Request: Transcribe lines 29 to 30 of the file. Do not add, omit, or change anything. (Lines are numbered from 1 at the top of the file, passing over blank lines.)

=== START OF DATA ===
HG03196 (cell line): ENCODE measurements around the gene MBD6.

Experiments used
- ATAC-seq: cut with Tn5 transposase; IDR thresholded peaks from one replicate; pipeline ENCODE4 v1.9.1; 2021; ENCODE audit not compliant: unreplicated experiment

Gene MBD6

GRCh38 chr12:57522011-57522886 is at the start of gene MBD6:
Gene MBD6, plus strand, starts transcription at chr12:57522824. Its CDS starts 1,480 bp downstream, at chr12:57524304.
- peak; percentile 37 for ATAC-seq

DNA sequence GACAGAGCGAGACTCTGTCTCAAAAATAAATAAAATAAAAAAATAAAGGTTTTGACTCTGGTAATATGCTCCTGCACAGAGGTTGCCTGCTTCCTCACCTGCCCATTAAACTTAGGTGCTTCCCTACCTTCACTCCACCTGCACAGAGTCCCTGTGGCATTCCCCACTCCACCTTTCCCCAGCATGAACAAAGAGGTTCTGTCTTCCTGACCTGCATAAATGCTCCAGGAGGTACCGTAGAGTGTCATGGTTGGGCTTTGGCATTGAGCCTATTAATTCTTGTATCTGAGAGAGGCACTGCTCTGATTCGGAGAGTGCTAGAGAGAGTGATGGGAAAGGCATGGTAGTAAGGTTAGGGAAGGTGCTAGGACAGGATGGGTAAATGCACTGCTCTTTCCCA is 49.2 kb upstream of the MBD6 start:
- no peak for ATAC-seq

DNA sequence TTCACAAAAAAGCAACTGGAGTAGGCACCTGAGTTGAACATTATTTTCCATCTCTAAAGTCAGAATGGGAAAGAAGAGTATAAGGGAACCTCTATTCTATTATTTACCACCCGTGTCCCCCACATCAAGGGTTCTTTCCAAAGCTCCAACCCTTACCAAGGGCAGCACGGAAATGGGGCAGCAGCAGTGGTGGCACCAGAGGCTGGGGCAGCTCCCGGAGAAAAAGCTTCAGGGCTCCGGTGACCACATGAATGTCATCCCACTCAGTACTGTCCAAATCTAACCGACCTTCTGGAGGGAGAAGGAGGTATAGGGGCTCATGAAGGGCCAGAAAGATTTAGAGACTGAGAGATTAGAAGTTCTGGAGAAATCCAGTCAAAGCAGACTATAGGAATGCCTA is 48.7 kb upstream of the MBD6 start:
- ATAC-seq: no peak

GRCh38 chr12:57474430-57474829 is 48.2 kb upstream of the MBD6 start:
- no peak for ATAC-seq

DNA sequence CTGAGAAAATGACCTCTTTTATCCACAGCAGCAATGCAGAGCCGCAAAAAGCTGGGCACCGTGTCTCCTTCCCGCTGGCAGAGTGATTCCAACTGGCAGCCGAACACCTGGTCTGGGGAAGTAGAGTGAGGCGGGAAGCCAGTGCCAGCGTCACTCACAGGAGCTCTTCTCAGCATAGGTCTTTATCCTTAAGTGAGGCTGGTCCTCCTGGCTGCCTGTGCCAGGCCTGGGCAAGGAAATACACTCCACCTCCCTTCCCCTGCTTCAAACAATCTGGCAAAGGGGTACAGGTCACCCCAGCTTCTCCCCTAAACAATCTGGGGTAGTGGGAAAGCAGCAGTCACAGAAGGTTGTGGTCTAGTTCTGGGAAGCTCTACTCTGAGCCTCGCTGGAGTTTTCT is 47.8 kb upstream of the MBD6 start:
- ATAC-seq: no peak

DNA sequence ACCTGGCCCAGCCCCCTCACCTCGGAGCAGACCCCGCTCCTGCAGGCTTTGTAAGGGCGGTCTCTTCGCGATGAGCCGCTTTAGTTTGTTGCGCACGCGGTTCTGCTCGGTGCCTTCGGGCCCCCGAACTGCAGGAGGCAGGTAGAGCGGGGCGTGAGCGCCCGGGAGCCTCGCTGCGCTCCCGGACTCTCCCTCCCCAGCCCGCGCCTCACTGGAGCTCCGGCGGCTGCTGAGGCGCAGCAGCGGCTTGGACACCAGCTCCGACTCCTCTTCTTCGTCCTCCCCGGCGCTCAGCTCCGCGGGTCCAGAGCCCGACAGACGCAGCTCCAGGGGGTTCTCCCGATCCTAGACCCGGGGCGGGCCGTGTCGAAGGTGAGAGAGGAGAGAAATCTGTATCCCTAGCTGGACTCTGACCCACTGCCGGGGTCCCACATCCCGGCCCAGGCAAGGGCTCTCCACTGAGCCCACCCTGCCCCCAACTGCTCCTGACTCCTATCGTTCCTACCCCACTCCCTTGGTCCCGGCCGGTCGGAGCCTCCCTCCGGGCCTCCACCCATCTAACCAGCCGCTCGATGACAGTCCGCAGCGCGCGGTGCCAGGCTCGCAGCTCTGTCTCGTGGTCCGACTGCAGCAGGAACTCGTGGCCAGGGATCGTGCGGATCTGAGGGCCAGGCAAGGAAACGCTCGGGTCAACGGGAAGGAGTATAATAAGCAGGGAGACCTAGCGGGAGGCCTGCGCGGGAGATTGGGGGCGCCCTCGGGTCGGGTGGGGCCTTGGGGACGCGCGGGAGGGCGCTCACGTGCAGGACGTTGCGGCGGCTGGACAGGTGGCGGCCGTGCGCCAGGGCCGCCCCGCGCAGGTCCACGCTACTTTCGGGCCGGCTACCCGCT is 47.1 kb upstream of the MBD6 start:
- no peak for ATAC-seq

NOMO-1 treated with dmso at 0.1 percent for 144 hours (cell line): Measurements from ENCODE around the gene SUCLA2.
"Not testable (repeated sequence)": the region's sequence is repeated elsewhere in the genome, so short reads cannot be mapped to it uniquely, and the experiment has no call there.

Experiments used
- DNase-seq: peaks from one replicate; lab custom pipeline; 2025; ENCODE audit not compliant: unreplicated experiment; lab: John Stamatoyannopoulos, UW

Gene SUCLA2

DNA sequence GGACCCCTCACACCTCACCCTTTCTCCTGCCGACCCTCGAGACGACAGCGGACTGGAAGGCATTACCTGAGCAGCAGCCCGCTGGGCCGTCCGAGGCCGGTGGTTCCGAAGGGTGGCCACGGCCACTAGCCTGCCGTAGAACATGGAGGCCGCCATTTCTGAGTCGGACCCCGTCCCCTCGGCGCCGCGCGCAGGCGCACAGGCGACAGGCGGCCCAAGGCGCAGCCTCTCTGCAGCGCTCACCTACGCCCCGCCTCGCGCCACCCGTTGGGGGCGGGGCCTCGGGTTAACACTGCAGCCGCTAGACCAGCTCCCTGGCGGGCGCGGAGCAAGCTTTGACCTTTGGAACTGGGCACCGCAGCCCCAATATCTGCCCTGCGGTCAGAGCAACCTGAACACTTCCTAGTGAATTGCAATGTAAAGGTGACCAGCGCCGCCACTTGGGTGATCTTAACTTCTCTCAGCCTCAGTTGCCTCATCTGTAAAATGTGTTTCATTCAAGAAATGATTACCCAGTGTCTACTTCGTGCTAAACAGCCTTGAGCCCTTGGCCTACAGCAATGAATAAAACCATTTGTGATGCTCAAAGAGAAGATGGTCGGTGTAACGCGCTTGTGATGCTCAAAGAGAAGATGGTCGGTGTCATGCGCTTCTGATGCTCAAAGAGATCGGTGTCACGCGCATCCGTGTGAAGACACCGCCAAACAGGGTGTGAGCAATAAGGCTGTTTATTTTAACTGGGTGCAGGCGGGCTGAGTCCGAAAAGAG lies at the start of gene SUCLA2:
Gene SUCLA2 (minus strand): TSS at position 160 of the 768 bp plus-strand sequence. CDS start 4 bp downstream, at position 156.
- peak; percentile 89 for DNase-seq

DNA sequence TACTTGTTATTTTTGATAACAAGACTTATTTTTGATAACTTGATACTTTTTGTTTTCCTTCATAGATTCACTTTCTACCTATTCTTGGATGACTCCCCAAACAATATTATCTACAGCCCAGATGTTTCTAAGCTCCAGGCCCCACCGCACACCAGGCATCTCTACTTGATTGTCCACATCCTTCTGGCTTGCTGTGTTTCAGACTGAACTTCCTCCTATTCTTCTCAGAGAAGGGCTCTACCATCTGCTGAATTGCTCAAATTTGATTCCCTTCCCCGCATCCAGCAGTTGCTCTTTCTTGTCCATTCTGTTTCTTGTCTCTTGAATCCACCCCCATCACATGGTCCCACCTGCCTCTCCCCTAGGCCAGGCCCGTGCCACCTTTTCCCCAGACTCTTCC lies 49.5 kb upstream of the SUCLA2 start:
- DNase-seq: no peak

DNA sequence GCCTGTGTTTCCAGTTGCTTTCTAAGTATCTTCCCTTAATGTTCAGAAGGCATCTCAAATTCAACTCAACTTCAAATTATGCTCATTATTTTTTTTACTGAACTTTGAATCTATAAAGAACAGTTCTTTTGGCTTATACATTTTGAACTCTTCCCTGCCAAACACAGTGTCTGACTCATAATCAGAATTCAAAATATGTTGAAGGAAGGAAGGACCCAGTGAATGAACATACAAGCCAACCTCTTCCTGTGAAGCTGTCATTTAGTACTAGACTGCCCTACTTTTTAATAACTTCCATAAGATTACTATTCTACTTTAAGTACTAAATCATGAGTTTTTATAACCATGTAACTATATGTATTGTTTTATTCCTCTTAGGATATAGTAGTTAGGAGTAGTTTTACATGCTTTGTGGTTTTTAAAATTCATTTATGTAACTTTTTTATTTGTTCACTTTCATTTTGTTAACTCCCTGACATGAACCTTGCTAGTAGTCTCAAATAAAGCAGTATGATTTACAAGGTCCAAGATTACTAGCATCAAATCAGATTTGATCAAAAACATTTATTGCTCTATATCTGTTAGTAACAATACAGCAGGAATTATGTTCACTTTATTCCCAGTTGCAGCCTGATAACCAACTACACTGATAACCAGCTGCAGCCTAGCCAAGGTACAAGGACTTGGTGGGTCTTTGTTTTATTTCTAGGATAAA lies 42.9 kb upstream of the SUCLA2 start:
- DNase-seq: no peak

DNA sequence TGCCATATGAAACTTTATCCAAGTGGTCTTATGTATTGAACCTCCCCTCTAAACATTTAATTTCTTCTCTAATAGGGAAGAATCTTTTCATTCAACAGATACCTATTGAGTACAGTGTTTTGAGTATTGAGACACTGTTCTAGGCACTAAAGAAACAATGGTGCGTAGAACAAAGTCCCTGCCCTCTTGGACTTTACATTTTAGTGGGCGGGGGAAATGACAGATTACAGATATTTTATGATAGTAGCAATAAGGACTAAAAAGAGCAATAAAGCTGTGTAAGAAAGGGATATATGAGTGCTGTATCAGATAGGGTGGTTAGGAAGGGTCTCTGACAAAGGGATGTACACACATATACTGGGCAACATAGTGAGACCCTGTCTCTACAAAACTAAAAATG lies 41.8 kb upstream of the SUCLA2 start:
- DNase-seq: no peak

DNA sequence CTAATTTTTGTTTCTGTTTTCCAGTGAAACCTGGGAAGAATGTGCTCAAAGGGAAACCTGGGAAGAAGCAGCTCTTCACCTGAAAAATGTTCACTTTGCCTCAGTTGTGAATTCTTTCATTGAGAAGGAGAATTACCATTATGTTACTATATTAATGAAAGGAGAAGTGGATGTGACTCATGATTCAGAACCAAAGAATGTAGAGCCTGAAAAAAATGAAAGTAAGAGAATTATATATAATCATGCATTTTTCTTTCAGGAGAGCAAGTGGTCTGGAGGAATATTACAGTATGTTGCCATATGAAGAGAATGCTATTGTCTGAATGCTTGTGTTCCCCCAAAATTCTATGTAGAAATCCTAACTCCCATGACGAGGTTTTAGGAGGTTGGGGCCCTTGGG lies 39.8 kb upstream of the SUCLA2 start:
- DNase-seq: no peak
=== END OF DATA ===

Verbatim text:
- DNase-seq: no peak

DNA sequence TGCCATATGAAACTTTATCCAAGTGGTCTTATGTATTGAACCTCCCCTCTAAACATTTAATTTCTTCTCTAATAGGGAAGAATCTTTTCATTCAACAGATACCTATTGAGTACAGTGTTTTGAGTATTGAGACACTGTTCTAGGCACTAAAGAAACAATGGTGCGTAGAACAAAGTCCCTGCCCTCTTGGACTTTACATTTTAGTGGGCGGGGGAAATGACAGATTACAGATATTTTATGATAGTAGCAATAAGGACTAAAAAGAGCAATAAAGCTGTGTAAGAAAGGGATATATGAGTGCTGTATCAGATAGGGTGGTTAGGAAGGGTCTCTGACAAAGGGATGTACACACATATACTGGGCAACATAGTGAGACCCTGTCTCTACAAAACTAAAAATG lies 41.8 kb upstream of the SUCLA2 start: